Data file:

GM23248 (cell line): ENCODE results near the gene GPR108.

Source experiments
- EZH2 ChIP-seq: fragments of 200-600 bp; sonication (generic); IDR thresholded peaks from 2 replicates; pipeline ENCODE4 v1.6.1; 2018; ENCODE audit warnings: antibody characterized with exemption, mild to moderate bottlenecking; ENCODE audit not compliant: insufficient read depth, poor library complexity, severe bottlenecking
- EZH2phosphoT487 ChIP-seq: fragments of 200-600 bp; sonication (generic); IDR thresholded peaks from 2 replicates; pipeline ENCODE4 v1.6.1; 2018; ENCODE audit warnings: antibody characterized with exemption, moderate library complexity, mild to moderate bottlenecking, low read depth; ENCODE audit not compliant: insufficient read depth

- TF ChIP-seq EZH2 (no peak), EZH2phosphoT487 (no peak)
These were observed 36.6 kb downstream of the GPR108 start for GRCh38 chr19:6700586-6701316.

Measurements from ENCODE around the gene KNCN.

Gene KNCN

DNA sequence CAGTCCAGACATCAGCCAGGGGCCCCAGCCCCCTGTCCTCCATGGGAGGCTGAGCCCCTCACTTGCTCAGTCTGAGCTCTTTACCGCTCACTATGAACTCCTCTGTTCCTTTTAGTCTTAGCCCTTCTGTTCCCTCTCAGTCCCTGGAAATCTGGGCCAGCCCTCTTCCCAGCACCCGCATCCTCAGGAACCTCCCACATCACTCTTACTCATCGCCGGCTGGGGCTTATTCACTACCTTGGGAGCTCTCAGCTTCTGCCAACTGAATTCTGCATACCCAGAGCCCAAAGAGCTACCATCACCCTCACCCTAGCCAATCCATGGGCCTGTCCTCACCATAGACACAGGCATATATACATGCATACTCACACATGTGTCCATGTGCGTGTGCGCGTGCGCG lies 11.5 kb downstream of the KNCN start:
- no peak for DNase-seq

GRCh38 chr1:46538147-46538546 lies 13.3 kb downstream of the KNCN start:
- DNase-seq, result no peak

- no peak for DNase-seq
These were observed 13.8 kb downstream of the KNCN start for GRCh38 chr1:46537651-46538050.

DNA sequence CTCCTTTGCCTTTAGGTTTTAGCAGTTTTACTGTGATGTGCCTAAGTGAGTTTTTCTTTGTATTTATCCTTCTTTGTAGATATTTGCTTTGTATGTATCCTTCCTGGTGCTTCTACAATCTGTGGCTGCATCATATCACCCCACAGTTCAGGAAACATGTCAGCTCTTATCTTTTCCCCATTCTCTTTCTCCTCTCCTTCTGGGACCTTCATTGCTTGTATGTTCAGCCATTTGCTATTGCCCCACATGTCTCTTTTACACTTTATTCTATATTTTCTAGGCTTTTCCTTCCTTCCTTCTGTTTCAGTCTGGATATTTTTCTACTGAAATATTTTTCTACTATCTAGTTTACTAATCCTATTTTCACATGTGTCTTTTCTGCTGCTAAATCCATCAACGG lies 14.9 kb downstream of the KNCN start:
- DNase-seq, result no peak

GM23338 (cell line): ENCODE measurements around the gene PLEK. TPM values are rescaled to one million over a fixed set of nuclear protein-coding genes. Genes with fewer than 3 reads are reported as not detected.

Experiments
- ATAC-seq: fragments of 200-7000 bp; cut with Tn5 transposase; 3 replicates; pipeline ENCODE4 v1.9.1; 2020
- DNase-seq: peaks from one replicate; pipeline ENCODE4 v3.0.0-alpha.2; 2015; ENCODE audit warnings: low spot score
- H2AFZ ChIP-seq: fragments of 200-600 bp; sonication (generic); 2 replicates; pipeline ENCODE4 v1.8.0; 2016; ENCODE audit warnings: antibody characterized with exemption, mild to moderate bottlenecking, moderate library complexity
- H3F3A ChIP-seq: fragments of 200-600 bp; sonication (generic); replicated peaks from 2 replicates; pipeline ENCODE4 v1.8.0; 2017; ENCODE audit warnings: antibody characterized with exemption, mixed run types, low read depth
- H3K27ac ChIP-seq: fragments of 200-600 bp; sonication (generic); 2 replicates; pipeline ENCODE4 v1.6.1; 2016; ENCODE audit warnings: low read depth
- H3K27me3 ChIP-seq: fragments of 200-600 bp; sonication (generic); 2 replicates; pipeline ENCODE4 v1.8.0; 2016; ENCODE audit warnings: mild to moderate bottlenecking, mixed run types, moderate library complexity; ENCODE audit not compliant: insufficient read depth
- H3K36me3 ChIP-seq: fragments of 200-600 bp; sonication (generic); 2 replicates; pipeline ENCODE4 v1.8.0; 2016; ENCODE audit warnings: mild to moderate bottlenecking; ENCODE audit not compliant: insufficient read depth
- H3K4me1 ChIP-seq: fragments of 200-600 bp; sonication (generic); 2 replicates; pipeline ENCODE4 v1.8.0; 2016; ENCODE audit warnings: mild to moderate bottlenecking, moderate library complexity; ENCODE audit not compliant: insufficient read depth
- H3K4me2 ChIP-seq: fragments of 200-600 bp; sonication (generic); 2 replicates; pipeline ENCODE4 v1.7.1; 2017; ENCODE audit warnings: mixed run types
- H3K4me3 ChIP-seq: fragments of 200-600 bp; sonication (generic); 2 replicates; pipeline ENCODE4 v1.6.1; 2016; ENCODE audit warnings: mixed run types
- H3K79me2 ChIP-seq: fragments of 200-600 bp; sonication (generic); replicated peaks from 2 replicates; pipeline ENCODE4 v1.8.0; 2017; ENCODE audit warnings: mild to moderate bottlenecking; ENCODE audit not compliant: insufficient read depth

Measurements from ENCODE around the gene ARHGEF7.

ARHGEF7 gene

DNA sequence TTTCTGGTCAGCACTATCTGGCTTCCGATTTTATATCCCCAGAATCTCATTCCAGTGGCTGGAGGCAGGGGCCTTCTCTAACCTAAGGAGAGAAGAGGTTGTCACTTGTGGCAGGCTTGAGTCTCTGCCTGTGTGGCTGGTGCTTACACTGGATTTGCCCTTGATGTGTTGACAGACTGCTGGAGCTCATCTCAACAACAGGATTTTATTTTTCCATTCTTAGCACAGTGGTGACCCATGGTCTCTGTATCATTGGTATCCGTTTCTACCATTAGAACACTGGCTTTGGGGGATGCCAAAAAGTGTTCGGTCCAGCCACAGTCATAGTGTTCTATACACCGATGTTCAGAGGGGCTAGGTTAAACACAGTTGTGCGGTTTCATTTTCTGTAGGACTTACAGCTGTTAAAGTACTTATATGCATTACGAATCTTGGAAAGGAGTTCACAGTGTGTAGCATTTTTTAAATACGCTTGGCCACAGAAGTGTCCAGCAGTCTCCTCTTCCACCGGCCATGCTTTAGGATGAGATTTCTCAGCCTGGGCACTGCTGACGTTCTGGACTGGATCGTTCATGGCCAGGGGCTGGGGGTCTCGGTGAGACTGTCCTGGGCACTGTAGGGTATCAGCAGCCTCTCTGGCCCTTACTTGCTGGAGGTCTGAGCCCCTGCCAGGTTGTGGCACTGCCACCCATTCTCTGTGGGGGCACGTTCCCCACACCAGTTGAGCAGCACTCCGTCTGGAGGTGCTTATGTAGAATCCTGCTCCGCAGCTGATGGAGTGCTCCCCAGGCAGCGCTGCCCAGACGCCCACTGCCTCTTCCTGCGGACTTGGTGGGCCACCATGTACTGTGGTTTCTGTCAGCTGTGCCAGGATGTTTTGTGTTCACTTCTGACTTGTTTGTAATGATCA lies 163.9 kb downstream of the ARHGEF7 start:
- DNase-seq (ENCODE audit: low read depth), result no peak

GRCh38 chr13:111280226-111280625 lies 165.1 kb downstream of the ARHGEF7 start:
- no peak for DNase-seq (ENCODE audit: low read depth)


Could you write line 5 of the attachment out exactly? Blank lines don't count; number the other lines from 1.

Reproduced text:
- TF ChIP-seq EZH2 (no peak), EZH2phosphoT487 (no peak)